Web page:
Invasive Species Weblog logo

Author: Jennifer Forman Orth

Invading your brain since 2002.

About | Links | Suggest a Post

Don't see what you're looking for?

2011 Calendars are here!
2011 Calendars are here!

Get the ISW Feed!    Atom enabled

Subscribe in Bloglines   Add to Google Reader or Homepage

Nature Blog Network

Tuesday, January 11, 2005

The Eagles Have Crash-Landed

Hydrilla as a vector? That's what scientists say they have found in South Carolina. As reported by The State, an unknown cyanobacteria was discovered growing on the undersides of the leaves of the invasive aquatic plant hydrilla (Hydrilla verticillata). Biologists recently identified it as the species Hapalosiphon fontinalis, unknown to the region, and linked it with the spread of avian vacuolar myelinopathy, a disease that has killed dozens of waterfowl and eagles (who prey on waterfowl). The current hypothesis is that the cyanobacteria causes illness through the production of a chemical that acts as a neurotoxin in birds when they eat hydrilla.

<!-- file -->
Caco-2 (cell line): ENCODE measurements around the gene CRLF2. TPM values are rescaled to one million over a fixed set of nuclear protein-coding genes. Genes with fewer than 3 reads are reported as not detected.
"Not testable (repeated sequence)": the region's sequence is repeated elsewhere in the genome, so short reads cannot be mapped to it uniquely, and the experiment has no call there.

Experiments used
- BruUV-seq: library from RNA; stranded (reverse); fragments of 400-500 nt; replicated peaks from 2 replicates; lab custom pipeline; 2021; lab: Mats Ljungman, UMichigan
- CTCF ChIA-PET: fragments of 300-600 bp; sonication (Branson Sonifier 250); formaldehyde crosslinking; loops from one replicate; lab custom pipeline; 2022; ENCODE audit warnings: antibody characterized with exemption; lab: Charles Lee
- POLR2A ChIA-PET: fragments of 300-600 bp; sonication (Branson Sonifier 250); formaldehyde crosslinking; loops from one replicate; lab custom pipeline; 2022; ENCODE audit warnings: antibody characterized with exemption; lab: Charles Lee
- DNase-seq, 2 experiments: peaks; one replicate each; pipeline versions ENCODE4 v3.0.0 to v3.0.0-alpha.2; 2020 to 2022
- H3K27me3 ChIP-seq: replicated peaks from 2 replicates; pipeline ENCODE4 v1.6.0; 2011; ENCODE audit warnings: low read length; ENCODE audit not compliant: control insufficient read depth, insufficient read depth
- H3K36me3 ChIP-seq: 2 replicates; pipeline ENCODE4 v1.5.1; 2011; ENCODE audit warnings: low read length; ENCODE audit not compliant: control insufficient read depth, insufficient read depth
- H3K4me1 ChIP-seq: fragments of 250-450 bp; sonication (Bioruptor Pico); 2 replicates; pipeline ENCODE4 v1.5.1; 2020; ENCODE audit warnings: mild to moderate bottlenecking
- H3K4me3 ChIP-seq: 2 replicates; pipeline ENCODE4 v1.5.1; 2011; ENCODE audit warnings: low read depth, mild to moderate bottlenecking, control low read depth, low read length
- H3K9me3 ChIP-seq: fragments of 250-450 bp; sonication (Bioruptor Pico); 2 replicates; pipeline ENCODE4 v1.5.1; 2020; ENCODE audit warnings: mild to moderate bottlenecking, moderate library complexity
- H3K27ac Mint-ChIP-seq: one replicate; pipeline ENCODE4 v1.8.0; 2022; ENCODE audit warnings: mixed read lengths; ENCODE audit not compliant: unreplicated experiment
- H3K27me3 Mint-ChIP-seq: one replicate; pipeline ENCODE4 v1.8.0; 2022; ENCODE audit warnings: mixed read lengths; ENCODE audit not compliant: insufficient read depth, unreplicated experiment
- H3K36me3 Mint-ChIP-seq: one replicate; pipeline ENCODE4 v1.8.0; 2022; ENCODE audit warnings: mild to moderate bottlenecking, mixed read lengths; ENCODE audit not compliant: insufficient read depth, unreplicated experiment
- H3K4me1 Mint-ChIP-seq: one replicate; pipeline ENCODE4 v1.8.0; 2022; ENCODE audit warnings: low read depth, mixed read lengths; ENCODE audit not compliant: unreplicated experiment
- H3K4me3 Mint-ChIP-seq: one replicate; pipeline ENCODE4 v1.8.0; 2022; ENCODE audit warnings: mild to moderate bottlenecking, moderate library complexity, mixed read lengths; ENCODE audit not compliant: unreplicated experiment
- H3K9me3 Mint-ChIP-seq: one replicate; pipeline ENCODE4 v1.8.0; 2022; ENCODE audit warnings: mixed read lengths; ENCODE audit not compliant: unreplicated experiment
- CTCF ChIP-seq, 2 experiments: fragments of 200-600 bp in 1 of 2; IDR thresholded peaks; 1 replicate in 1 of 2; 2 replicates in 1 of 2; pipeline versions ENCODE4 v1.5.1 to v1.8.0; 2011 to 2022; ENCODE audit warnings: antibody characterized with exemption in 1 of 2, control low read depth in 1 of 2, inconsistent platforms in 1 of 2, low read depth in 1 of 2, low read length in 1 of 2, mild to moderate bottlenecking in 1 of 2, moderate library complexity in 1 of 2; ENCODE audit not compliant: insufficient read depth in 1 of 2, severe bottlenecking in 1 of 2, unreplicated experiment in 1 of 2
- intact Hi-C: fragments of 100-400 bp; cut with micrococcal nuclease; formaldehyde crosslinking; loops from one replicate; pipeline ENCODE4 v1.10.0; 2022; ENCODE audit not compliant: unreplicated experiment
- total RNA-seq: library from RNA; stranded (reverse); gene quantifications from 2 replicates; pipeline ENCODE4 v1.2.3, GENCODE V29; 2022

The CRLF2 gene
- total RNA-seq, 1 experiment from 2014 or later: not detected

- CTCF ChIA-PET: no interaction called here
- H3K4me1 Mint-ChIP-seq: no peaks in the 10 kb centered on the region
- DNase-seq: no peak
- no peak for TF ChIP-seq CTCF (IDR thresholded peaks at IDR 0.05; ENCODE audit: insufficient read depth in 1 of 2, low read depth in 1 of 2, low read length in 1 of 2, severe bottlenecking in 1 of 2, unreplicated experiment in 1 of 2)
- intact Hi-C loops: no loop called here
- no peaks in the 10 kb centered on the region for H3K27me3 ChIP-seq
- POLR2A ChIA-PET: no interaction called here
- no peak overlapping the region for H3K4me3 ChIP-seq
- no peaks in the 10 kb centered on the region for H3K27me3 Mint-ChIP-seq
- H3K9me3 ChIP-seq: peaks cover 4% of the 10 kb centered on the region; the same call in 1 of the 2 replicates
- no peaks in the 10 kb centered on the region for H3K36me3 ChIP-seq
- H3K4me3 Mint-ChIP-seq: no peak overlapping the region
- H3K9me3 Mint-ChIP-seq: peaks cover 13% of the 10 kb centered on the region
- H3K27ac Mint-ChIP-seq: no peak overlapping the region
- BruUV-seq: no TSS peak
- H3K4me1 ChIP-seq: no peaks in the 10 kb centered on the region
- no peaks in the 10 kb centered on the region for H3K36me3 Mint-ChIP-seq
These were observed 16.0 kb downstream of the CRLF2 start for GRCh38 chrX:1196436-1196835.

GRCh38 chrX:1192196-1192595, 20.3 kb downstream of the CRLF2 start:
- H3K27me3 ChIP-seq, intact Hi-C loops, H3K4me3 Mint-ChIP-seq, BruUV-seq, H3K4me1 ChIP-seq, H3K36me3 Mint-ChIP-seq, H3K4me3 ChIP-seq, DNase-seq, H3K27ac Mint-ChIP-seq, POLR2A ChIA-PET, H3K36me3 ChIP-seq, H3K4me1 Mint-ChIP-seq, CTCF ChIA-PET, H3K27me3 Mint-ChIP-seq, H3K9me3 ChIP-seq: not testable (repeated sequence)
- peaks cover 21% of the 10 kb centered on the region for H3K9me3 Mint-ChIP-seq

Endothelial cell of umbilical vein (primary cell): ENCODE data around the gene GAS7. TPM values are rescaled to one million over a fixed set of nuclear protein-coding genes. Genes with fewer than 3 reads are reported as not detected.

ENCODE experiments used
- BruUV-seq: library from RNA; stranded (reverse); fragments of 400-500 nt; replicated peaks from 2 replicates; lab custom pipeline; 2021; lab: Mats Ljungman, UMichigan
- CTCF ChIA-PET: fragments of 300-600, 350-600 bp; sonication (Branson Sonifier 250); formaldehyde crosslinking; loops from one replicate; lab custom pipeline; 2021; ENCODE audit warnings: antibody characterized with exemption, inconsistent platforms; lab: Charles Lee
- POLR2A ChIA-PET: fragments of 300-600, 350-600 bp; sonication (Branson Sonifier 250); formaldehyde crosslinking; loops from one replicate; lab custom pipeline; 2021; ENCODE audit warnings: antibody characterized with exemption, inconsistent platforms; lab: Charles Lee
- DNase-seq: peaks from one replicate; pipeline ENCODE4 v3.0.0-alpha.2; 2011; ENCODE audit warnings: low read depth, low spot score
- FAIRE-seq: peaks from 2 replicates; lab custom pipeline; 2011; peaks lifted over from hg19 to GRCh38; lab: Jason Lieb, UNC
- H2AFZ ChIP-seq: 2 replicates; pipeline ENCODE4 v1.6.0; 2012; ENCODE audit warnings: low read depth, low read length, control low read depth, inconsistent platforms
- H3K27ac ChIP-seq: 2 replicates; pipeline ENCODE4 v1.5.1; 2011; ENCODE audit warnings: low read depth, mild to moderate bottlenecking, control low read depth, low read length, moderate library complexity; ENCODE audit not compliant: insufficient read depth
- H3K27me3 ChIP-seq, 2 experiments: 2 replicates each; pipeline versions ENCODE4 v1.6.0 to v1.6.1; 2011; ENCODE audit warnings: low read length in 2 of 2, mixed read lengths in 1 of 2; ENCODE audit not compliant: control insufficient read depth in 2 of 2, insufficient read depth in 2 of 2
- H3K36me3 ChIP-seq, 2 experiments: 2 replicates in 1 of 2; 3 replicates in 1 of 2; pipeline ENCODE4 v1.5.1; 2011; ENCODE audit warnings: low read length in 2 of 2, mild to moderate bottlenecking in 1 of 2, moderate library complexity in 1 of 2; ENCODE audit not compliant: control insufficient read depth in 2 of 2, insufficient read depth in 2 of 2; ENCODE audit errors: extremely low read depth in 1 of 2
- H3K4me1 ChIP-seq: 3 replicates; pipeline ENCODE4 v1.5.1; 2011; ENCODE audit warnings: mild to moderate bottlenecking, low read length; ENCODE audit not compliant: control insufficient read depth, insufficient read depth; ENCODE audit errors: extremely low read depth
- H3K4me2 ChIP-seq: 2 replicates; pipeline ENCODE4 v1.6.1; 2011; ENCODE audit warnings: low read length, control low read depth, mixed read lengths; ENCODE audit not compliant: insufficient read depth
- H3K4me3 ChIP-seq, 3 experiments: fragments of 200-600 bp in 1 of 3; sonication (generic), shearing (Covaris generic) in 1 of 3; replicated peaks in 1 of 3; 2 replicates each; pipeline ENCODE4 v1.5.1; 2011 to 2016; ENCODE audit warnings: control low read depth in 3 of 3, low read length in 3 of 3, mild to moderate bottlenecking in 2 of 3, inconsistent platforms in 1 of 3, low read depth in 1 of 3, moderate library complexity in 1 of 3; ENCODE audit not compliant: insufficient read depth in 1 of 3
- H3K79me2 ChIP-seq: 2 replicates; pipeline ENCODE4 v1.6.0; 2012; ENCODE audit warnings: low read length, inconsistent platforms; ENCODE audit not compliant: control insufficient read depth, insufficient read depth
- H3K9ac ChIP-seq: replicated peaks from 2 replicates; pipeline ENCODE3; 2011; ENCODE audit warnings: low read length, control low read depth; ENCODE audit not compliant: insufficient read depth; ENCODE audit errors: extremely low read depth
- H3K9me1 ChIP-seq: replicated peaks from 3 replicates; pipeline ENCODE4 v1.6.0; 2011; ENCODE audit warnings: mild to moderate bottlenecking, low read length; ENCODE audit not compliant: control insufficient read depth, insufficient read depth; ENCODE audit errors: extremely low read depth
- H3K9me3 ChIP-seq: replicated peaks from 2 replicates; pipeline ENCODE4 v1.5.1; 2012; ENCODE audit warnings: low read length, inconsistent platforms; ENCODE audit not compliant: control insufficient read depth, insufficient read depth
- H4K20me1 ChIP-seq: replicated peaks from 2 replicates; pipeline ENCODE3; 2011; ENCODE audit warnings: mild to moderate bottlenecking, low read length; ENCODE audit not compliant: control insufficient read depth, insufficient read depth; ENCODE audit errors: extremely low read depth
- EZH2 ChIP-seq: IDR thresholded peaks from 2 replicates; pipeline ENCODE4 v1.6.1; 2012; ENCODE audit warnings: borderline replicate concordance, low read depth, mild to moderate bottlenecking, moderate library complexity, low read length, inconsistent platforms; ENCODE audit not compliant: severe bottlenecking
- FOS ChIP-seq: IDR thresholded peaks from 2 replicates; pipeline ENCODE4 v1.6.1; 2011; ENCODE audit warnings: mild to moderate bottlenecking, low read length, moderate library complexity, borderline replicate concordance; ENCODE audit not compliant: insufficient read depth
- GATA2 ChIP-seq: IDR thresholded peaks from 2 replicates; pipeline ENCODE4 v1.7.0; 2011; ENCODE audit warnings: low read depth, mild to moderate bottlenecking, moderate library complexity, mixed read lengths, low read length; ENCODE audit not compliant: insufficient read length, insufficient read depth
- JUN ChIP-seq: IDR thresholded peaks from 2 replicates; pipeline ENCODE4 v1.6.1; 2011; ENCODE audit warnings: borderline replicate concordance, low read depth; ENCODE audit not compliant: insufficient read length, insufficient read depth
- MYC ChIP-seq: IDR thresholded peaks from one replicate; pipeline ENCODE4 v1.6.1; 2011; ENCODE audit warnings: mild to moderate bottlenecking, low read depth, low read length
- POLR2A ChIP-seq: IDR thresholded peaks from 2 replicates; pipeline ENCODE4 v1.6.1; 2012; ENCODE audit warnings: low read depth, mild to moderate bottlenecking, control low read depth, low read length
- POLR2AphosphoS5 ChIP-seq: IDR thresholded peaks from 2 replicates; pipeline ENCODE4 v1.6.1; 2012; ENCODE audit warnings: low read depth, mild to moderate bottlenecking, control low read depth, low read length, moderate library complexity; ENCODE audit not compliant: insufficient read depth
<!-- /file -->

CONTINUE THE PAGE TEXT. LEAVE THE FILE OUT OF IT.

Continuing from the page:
Post a Comment

This page is Powered By Blogger. Isn't yours?